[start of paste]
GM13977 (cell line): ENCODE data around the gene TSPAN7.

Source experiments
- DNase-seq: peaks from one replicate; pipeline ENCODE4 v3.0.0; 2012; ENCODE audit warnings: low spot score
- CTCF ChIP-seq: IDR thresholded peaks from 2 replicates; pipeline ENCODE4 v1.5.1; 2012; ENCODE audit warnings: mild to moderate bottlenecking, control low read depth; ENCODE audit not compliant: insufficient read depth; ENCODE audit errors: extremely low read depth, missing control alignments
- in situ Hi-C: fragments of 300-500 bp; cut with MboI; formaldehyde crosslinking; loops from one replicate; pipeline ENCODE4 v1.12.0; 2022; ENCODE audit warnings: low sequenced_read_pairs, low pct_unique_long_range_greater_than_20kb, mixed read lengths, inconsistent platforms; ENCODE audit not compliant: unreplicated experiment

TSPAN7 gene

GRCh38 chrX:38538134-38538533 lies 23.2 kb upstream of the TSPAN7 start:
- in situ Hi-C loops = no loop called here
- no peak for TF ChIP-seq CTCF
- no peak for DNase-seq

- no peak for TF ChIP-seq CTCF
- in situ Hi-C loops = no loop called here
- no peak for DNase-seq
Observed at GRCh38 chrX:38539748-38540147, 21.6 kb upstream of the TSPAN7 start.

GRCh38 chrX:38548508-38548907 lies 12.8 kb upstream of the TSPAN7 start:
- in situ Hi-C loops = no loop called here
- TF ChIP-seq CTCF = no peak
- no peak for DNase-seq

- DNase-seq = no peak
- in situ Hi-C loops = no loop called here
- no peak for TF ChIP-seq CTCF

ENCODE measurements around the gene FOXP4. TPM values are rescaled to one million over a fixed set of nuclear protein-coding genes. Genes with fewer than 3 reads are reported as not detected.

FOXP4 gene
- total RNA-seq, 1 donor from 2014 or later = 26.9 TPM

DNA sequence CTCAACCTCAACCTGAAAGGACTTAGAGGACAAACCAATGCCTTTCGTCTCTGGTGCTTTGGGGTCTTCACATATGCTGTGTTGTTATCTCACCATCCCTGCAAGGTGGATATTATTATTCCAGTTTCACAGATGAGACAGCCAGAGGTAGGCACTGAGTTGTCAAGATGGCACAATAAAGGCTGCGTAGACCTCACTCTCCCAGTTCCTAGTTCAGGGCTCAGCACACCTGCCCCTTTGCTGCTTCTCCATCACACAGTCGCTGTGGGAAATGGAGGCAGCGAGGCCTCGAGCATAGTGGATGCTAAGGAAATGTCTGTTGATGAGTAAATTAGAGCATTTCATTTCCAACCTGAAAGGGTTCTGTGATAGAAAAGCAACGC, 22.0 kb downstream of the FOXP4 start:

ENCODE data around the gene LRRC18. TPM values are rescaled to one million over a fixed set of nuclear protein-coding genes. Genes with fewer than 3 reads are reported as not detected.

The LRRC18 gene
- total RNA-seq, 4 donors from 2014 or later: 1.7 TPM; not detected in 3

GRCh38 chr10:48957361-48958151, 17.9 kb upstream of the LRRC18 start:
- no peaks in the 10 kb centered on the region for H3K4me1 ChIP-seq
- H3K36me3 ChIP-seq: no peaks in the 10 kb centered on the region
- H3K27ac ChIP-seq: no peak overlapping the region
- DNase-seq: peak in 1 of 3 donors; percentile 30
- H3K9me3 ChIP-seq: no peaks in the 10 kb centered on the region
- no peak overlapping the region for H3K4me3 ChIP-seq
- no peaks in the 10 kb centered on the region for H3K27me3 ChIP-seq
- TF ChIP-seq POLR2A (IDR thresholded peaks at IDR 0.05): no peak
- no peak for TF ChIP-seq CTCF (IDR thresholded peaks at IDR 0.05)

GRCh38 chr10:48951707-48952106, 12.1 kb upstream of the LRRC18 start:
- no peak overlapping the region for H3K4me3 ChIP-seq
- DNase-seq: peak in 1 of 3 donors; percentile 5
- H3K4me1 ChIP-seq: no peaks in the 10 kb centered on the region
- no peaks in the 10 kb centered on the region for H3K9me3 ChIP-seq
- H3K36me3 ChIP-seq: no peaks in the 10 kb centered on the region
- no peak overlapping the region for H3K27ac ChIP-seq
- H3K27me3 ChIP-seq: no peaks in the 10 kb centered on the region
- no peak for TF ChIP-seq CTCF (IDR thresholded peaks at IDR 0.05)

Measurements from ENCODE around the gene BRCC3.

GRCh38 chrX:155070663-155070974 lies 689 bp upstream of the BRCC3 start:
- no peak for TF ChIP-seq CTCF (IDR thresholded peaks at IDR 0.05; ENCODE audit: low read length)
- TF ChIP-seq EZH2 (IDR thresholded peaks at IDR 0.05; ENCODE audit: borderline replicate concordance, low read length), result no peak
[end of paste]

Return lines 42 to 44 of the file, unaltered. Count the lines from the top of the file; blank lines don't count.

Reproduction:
- H3K4me1 ChIP-seq: no peaks in the 10 kb centered on the region
- no peaks in the 10 kb centered on the region for H3K9me3 ChIP-seq
- H3K36me3 ChIP-seq: no peaks in the 10 kb centered on the region